Cal-Nev Philippines Delegation Continues Its Support of Roxas

July 22, 2009

Some members of the California-Nevada Annual Conference Philippines Task Force delegation will stand in support of Melissa Roxas, the Filipino-American activist who alleges she was tortured at the hands of the Philippines military, when she attends a hearing on her court case next week in Manila.


The delegation, traveling to the Philippines for its annual pastoral and solidarity visit, escorted Roxas back to pursue her petition for protection from state agents under a Writ of Amparo, a legal remedy devised by the Philippines Supreme Court in an effort to stop extrajudicial killings and abductions. They arrived in Manila late Monday night and were greeted by Commission on Human Rights Chair Leila de Lima, a group of congressmen and other officials, and members of the media.


"She said she was relieved to see me," the Philippine Daily Inquirer quoted Quezon Representative Lorenzo Tanada III as saying. He described her as "fragile," and Roxas herself told reporters she is still traumatized by what happened to her in May.


"It's really hard for me to come back but I really wanted to tell the truth about what happened to me," she said, wiping away tears with a handkerchief.


"I'm doing this not for myself but for all victims [of abductions and torture]. I believe that in pursing this case, the abuses will stop," she added.


Roxas and community health workers Juanito Carabeo and John Edward Jandoc were conducting a survey in advance of a medical mission when they were abducted in Tarlac, north of Manila, May 19 by several heavily armed men. Released seven days later, Roxas said she and her companions were taken to what she presumed was a military camp in Central Luzon, where she was tortured.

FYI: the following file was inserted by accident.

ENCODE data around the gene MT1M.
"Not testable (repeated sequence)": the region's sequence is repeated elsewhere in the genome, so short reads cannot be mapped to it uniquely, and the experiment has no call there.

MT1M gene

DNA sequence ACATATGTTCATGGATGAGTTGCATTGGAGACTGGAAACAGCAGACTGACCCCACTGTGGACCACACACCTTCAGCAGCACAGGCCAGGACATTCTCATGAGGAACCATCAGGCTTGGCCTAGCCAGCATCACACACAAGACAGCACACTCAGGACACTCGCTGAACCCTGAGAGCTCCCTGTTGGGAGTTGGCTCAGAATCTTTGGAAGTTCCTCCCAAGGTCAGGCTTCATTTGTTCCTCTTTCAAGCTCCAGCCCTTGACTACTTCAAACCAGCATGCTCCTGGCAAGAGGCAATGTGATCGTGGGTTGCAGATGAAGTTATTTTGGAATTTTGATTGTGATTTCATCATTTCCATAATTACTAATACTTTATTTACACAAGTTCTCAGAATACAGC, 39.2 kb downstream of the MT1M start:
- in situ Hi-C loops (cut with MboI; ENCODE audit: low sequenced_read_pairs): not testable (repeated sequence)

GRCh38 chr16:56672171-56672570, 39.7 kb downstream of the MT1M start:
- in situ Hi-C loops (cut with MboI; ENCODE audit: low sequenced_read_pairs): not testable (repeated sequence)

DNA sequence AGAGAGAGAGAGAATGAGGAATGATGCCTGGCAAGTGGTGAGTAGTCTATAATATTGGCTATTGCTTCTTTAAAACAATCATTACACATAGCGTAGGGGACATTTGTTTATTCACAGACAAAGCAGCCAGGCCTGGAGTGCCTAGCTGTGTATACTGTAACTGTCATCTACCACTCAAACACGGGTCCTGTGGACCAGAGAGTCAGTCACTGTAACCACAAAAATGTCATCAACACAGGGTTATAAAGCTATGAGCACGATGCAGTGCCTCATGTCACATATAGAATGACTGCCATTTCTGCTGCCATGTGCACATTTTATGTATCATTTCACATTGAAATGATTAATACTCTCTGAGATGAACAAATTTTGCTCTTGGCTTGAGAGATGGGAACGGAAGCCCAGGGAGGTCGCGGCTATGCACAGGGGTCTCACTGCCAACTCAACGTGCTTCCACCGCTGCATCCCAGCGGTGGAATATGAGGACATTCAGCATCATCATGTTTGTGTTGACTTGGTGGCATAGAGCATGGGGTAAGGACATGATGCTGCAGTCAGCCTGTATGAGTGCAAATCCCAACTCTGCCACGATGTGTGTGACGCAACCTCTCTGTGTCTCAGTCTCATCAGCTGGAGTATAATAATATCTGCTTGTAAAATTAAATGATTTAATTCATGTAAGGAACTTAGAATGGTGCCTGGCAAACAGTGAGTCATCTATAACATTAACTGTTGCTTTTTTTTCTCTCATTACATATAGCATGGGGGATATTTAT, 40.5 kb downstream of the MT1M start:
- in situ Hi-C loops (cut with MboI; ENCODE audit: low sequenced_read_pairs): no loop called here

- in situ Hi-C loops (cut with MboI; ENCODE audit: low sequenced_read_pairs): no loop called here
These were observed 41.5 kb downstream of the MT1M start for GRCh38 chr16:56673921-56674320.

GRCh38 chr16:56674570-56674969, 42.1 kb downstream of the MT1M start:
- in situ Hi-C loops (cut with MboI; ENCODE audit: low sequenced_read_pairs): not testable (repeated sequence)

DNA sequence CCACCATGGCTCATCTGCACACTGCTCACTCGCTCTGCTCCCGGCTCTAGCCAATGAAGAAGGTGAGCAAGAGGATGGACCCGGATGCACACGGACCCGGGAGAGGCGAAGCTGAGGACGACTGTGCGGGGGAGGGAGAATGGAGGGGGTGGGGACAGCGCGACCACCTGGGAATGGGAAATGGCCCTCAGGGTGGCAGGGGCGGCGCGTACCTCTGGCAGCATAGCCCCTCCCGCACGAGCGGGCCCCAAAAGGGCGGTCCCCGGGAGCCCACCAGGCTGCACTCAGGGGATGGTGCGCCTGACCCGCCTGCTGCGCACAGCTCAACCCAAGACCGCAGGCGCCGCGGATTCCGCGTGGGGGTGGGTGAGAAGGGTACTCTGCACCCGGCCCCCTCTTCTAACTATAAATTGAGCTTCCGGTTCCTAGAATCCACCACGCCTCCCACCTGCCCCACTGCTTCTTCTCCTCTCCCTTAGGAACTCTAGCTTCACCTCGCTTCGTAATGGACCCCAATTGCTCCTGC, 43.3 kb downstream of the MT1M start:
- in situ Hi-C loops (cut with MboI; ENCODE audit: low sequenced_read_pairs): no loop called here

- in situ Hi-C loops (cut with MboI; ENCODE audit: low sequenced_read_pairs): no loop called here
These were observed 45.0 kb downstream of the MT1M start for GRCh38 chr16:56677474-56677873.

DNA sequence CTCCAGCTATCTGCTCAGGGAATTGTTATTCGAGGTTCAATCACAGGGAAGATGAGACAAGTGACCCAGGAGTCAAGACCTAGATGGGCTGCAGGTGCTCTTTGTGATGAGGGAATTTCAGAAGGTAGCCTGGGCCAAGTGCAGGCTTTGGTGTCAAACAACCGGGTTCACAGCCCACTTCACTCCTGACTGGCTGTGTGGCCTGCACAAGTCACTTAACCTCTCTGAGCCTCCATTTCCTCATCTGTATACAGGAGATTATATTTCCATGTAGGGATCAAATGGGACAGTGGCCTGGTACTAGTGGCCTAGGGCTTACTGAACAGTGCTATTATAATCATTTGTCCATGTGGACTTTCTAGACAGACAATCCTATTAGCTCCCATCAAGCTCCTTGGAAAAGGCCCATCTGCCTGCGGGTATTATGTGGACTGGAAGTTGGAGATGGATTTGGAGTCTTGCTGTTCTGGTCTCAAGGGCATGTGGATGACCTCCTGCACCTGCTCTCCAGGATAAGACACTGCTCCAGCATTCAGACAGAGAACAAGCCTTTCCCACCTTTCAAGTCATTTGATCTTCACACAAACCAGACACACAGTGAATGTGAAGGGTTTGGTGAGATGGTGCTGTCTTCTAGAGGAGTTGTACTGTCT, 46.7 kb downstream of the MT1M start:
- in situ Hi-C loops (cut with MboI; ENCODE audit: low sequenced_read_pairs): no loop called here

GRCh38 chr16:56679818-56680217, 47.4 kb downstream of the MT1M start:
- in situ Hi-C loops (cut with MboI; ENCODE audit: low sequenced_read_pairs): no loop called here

Carabeo and Jandoc, who are citizens of the Philippines, are said to have been released after Roxas but have not spoken publicly about their ordeal, reportedly for fear of retribution against themselves and their families.


Roxas is scheduled to attend a Commission on Human Rights hearing on Thursday and to appear at a Court of Appeals hearing July 30, the same day that Philippines President Gloria Macapagal Arroyo is scheduled to meet with President Barack Obama in Washington, D.C. The agenda of the first state visit between the two countries since the Obama Presidency began currently omits the discussion of human rights violations, including the Roxas case.


The Philippine Daily Inquirer reported that it was Leila de Lima who made security arrangements for the CHR's "star witness in an ongoing investigation into alleged illegal abductions and the use of torture by Philippine military agents."


The newspaper reported that the United States Embassy in Manila said it would closely monitor the security of Roxas, who is an American citizen, as well.


"We take the safety and security of American citizens very seriously and will watch the case closely," said US Embassy spokesperson Rebecca Thompson, who the paper said refused to comment further.


The California-Nevada delegation has been asked to escort Roxas back to the United States following her court appearances.